The Molecule that Dictates Every Cell’s Activity Level
mTOR – The Mechanistic Target of Rapamycin, or Serine/threonine protein kinase plays a central role in regulating cellular metabolism, growth, protein synthesis, motility and survival in response to hormones, growth factors, nutrients, energy and stress signals.
In biochemistry, a kinase is a type of enzyme that catalyzes (initiates) the transfer of phosphate groups (“phosphorlyation”) from high-energy, phosphate-donating molecules to specific substrates; in the case of mTOR, protein substrates containing serine, a threonine or a tyrosine. Phosphorylation “turns protein enzymes on and off,” thereby altering their function and activity. mTOR directly or indirectly regulates the phosphorylation of at least 800 proteins in your body.
Ok, in simple terms what the above basically means is that this special molecule controls what your cells do— your liver cells, heart cells, kidney cells, and so on. When it is too active, it promotes/ facilitates cancerous growth. If we interfere with the mTOR pathway (the steps of its formation in the body), it helps stop the formation of new blood vessels which feed the tumor. These mTOR “inhibitors” help people with pancreatic cancer and possibly induce remission, at least for awhile. This was shown in February 2011, in the Journal of Clinical Oncology, entitled, “mTOR Inhibitor Treatment of Pancreatic Cancer in a Patient with Peutz–Jeghers Syndrome.”
The scientists in this particular study used a drug called everolimus (Afinitor). Other mTOR inhibitors available today include Certican and Torisel, and others are currently being developed.
Suzy Cohen, RPh, points out in her blog there are natural compounds which are known to interfere with mTOR but to a lesser extent compared to these cancer drugs. Resveratrol, found in the skin of grapes is one of them, as reported in The Journal of Biological Chemistry (November 19, 2010). Resveratrol, which is available in supplement form is a powerful herbal with strong antioxidant, anti-inflammatory, and nerve-protecting effects on the body. But now we know that it has a weak inhibitory effect on the mTOR pathway.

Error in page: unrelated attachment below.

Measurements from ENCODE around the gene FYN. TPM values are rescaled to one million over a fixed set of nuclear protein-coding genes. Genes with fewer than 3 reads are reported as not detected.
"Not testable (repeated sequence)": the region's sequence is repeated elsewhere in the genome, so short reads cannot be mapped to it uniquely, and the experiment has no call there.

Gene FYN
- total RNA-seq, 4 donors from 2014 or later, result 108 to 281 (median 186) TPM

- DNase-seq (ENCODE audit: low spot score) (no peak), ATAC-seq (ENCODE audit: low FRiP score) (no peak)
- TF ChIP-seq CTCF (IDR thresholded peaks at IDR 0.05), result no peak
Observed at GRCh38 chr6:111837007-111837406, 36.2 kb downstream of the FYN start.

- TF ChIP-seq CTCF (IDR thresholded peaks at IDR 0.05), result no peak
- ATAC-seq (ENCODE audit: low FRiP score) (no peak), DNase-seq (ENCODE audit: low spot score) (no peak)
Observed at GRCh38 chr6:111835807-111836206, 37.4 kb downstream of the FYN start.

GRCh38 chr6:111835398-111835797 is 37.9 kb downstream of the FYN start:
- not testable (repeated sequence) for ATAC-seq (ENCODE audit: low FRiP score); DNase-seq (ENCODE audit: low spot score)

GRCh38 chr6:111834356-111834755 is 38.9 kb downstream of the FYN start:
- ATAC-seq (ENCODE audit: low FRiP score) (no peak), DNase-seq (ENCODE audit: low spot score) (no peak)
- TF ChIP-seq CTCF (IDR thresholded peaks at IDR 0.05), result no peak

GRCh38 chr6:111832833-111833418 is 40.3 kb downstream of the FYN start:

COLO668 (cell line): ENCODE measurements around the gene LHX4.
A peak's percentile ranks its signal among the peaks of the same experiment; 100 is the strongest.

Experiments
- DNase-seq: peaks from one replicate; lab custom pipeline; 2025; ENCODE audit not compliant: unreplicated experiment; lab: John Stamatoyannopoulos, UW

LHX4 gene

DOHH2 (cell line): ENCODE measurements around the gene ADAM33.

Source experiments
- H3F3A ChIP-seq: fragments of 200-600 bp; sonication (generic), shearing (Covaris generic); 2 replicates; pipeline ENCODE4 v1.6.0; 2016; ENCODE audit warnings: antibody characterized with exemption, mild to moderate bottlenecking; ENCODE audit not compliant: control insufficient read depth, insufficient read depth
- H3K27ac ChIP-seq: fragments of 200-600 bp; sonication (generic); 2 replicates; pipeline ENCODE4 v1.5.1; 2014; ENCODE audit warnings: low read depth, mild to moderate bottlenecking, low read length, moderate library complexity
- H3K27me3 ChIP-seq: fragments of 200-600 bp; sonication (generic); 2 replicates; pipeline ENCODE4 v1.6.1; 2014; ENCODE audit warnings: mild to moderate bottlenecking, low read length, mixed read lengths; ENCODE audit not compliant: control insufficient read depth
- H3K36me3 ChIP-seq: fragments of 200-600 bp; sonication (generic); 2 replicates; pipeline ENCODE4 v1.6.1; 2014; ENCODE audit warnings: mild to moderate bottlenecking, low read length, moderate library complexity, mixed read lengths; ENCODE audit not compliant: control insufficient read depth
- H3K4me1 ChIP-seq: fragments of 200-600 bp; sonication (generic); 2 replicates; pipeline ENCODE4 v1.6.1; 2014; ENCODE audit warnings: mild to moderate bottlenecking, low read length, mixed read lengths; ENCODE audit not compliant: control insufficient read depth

Curcumin, one of the active compounds in that bright yellow Indian spice turmeric is another mTOR inhibitor. Many studies prove curcumin slows down the growth of different types of cancer. Curcumin may be helpful for pancreatitis because it reduces inflammation in the pancreas and reduces inflammatory pain-causing chemicals. This is great, but according to Suzy you may need special IVs or supplements to get it to work.
Saffron (Crocus sativus) is yet another potential mTOR inhibitor. Consisting of the dried pestels of the saffron flower, saffron is the spice (a very expensive one at that) that gives Spanish rice (paella) that yellowish color and wonderful fragrance. Saffron is also available as a supplement (by Exir). Crocetin, a carotenoid derived from saffron appears to compete with the drug gemcitabine which is one of the standard therapies for pancreatic cancer. Saffron supplements also seem to help reduce chemotherapy-induced cell damage (damage to the DNA). Remarkably, both the herb and the chemo drug compete for the same receptor site, which is the doorway into your cell.
Suzy warns that the discussion of using resveratrol, curcumin or saffron is between you and your doctor. She states, “Even though these are natural herbs with excellent safety profiles, I have no idea what’s right for you and your safety is my first concern. Ask a licensed practitioner about customizing your personal health regimen.”
That being said, I personally believe that it wouldn’t hurt to add these natural compounds to your meals on occasion. If you notice, they happen to be plant-based and have been eaten by mankind for centuries.